Here’s the foundational problem with deciding to become a lawyer: If I had told my parents I wanted to be an artist, they immediately would have forced me to do my homework on the career opportunities. They would have mandated the shadowing of professional artists and lengthy visits to a variety of art schools.
That wasn’t quite the case when I announced I wanted to go to law school. My parents’ immediate prideful joy precluded any suggestion that I should visit a law school classroom or spend a day with a practicing attorney before making up my mind. To them, it indicated an unspoken sign that I was moving past the septum-pierced, mohawked freaks of my youth and preparing to settle for a Catholic, suit-wearing sedan-driver.
Which is how I entered the realm of law school—unprepared for its harsh, disfigured realities.
I thought there would be a lot of dating potential in law school. I envisioned a slew of JFK Jr. types surrounding me in every class. But alas, there were none. Not only did girls outnumber guys 2.5 to one, but 79% of the guys were either married, engaged, or practically engaged. (Apparently, any decent-looking guy who exhibits equal parts risk aversion and considerable earning potential has been strategically nailed down prior to the start of 1L.)
After subtracting the gay guys from the remaining pool of unattached male law students, I was left with little more than a handful of horrifying mutants to consider. There was the prematurely graying and/or balding set—most of whom were in their late 20s going on 50. Sadly, they often overlapped with the pale and hairy group who had large stomachs and/or man-boobs. There was also a contingency of unacceptably bearded, white-leather-tennis-shoe-wearing squares, and a small number of non-ugly, charming, but deal-breaking-ly short guys.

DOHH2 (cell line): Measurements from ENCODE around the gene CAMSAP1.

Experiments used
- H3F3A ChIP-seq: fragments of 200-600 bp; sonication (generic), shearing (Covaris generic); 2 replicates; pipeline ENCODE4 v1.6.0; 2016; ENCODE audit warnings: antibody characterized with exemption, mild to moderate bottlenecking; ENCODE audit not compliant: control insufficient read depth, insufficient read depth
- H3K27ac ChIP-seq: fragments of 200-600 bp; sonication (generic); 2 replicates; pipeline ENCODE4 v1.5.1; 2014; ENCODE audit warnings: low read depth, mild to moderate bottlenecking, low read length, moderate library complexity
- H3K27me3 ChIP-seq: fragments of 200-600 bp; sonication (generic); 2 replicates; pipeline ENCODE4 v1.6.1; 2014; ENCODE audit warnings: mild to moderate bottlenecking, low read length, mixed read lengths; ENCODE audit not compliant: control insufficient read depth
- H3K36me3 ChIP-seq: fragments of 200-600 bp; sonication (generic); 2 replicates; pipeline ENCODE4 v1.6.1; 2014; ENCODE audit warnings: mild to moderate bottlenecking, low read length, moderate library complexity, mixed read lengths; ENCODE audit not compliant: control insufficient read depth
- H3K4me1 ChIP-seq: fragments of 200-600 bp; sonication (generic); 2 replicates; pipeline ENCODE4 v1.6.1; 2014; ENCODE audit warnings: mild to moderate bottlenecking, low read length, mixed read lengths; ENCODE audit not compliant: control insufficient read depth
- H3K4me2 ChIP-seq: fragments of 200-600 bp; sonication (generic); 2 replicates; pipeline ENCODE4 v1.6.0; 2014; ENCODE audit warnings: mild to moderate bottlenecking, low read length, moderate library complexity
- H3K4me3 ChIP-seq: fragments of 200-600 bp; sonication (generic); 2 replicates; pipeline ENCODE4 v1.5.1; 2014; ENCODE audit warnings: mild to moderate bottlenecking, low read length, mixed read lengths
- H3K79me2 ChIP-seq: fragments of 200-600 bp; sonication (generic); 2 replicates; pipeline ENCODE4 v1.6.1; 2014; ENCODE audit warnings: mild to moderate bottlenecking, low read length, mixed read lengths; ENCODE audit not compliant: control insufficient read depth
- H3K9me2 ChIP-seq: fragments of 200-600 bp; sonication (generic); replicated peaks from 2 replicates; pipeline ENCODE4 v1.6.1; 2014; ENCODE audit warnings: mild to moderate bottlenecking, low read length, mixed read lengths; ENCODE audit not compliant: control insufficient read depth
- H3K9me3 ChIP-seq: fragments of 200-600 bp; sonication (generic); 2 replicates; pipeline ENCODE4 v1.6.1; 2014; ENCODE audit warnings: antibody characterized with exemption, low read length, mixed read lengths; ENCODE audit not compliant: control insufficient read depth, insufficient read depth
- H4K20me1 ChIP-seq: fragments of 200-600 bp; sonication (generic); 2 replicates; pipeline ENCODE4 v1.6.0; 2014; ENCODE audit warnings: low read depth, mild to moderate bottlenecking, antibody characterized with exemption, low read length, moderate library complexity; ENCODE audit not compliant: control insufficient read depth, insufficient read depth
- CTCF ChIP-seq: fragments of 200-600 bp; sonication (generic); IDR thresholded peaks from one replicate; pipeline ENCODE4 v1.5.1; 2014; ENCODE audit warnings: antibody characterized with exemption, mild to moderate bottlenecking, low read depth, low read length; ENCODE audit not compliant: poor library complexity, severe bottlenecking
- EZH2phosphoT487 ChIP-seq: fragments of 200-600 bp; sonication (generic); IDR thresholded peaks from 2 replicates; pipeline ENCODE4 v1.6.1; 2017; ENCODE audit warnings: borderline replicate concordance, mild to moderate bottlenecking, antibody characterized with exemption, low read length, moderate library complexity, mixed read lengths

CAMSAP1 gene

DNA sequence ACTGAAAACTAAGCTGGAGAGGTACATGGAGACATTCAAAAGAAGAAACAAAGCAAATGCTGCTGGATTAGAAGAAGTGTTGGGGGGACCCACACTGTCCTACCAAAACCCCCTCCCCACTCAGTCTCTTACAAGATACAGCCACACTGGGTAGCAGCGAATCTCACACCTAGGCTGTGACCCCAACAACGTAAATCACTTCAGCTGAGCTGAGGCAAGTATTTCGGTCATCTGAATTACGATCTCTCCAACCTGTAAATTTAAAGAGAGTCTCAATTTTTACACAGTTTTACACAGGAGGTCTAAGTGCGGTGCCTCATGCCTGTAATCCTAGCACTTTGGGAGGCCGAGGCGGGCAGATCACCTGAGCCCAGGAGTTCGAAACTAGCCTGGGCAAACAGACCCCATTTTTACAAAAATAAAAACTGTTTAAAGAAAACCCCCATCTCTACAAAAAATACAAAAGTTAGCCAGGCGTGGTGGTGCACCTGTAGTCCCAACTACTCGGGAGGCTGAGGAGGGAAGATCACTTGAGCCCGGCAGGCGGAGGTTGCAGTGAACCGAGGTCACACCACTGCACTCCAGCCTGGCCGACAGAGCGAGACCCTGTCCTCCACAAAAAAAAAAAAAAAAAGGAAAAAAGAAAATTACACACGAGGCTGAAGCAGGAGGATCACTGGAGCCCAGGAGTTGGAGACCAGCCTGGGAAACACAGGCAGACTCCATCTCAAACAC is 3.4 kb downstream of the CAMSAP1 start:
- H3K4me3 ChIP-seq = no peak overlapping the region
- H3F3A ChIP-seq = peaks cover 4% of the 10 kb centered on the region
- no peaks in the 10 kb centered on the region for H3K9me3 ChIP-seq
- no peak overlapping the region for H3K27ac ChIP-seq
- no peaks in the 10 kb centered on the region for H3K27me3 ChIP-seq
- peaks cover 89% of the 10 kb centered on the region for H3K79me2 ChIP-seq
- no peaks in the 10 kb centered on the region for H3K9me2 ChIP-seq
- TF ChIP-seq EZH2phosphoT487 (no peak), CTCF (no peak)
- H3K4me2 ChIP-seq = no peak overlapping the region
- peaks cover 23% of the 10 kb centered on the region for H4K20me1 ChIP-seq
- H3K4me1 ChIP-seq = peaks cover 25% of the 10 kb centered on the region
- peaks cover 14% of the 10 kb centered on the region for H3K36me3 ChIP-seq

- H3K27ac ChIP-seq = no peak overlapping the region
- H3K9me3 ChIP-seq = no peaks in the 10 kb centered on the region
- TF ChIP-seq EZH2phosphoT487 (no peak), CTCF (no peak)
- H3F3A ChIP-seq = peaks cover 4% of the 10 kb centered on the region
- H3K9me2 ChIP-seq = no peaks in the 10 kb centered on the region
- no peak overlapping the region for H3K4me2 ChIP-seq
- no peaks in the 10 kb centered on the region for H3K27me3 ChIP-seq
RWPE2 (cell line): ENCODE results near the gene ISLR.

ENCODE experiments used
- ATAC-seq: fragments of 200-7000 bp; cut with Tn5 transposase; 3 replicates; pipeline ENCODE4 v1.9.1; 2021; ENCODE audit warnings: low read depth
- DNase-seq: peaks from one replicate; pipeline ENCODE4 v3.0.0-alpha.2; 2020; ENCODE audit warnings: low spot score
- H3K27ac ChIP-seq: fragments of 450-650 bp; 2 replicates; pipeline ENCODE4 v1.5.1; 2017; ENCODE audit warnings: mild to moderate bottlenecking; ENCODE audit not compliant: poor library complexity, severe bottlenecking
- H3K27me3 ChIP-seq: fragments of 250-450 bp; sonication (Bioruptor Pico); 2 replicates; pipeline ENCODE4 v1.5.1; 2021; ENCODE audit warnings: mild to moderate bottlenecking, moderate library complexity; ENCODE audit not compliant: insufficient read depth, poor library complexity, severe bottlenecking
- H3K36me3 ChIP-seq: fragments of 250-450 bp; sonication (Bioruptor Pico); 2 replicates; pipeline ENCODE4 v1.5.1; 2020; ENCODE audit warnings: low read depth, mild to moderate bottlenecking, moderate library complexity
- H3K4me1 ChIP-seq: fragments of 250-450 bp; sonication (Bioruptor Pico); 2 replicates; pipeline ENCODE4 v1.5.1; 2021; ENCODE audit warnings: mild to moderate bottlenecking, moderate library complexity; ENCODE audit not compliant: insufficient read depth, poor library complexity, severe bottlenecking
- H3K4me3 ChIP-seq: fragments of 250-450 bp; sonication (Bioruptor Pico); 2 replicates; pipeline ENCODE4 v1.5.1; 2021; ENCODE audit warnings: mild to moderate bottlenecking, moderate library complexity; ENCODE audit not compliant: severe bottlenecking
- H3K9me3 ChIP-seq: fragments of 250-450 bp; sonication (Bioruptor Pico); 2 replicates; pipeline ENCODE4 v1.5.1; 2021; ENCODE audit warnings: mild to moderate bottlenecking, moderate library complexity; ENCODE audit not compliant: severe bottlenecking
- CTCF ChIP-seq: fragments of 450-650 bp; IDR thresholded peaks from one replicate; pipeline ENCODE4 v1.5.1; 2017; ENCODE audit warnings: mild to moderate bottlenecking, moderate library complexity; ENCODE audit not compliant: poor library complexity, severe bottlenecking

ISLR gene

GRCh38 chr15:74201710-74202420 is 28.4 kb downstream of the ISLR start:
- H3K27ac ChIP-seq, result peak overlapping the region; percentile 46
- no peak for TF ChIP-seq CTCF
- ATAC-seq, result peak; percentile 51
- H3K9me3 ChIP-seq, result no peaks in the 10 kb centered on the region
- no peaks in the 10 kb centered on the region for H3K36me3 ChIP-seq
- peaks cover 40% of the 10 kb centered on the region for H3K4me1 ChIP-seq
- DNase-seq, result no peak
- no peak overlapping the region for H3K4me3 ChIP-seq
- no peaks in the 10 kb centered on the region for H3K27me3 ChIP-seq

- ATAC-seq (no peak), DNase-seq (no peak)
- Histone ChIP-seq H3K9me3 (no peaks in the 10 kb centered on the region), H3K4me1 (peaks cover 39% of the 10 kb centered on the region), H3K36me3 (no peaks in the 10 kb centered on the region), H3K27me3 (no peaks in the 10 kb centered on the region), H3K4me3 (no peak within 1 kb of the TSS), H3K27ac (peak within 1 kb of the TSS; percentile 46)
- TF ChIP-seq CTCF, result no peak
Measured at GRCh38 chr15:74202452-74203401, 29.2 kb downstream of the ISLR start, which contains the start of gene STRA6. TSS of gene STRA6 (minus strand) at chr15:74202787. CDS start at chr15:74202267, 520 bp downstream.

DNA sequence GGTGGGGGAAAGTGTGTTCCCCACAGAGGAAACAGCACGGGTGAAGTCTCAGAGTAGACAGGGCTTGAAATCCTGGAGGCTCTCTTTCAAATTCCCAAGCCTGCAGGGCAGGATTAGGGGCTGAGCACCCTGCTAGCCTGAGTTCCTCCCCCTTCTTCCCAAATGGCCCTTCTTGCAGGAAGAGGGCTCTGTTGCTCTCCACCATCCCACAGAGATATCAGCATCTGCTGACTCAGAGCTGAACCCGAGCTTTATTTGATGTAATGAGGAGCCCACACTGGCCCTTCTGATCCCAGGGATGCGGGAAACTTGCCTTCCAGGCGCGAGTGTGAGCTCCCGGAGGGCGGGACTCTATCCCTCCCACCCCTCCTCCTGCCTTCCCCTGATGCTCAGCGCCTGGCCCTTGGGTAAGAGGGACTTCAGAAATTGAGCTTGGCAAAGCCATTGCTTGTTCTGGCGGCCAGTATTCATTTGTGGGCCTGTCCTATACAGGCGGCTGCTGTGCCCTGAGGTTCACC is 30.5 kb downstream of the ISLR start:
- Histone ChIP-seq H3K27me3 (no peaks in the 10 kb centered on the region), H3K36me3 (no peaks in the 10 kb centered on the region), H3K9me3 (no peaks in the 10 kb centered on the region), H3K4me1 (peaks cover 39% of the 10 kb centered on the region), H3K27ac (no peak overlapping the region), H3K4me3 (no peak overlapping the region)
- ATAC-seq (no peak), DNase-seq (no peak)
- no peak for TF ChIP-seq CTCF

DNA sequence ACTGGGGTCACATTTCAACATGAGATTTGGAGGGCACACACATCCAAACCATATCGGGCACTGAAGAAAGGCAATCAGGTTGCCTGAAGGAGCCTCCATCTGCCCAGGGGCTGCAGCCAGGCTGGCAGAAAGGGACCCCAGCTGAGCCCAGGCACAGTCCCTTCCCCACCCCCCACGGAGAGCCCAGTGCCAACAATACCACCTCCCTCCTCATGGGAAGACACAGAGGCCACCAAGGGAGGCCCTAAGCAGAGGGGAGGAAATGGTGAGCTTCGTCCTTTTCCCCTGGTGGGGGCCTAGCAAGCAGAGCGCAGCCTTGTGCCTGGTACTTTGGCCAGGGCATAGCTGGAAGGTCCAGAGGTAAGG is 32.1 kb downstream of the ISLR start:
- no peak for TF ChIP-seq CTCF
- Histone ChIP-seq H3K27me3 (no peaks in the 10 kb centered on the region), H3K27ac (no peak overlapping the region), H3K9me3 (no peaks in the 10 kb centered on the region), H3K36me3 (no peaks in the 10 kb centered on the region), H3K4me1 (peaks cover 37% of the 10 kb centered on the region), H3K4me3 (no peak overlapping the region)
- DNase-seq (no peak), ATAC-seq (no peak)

In other words, the list of guys a relatively attractive girl sleeps with in law school is mostly comprised of non-classmates.
But since it’s a known fact that women are particularly vulnerable to pangs of loneliness and trifling self-worth, extreme conditions call for us to modify our standards in order to have our “needs” met. So, I felt it necessary to represent female law students everywhere with this list of the types of men we girls are forced to turn to for arousal in dire straits. (And note that I said “arousal,” not “satisfaction.”)
This may seem a little personal, but I think there are multitudes of females toting leather- and gold-bound textbooks who will relate.
For me, he inevitably graduated from Illinois, Iowa, or Iowa State, and his profession was, without fail, either a pharmaceutical sales rep or a trader. His type is most ubiquitous at classmates’ birthday parties and other open-bar functions. This type respectfully disappears almost immediately following whatever after-hours, amorous encounter you’re able to muster on your couch before waking up early on Saturday morning to start your Property outline.
Pro: They’re usually in good shape since their undemanding careers allow for lots of gym time.
Con: They’re drug reps and traders, for God’s sake.
He’s the young partner at a mega-firm whose early, intense career focus left him single and therefore primed to use his adjunct professor status as a form of speed dating.
Pro: Finally get to add a CALI award for highest grade to your resume.
Con: Realizing he never had any intention of buying you a ring—which is a shame, because he could’ve afforded a big one.